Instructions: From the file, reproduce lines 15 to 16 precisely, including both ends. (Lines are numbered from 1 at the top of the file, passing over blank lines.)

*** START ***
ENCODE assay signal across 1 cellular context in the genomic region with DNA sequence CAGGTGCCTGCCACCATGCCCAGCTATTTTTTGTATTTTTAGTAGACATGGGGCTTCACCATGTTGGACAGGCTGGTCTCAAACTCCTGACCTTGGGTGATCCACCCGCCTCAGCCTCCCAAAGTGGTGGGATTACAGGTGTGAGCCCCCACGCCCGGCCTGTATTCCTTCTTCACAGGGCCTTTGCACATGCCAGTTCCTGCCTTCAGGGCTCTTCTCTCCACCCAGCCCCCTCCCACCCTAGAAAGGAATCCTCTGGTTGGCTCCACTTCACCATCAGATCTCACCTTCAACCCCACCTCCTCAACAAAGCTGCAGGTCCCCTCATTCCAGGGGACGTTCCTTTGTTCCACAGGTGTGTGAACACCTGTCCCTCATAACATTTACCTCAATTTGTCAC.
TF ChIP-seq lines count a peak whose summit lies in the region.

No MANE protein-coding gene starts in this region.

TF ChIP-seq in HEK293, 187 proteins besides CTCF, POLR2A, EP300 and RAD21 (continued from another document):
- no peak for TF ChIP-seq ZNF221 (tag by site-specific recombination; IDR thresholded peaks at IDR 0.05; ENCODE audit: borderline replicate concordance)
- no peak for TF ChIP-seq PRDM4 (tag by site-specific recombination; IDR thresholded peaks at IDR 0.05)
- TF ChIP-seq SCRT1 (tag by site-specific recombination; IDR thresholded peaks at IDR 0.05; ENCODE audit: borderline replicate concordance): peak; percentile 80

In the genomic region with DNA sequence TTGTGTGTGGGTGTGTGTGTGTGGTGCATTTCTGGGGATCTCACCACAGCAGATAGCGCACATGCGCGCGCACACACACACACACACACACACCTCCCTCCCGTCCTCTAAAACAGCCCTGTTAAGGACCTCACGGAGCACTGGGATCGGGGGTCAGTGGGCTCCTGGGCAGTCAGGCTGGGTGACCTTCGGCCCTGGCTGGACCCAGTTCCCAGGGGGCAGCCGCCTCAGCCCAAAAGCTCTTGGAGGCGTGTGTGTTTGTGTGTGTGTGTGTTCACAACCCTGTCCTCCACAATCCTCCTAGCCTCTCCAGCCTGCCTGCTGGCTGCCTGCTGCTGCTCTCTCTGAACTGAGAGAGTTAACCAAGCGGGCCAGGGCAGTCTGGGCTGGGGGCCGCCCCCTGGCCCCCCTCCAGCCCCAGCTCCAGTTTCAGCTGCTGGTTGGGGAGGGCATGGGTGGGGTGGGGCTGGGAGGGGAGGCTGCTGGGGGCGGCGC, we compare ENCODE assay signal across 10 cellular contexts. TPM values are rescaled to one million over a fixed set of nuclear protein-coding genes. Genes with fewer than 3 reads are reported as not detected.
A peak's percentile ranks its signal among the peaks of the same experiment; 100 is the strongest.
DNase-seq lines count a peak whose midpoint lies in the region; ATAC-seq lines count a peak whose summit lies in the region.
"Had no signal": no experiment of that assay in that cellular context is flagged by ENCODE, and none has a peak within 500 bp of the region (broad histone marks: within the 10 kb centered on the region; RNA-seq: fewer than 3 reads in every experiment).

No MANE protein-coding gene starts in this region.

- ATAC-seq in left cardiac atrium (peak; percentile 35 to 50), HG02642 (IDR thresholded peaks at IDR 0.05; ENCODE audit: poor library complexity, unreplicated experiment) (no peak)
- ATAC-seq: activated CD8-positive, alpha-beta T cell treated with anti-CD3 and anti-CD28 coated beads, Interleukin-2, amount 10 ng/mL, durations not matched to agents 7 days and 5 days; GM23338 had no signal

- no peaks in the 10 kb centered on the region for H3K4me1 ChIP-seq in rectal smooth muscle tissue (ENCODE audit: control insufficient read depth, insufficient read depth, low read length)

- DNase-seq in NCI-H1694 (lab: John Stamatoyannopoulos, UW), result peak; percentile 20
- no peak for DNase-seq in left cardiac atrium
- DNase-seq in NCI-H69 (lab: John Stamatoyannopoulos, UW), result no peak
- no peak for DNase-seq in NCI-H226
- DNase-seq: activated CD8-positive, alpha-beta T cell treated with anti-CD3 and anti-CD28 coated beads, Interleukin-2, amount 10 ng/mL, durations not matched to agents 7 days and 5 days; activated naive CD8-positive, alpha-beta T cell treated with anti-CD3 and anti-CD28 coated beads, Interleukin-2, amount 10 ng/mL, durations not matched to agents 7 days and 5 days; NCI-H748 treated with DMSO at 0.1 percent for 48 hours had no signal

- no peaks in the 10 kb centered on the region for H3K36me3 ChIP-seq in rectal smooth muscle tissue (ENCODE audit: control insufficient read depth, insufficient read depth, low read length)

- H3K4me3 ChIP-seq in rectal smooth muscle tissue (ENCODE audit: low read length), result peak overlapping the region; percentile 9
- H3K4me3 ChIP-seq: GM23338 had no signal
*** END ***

- no peaks in the 10 kb centered on the region for H3K4me1 ChIP-seq in rectal smooth muscle tissue (ENCODE audit: control insufficient read depth, insufficient read depth, low read length)

- DNase-seq in NCI-H1694 (lab: John Stamatoyannopoulos, UW), result peak; percentile 20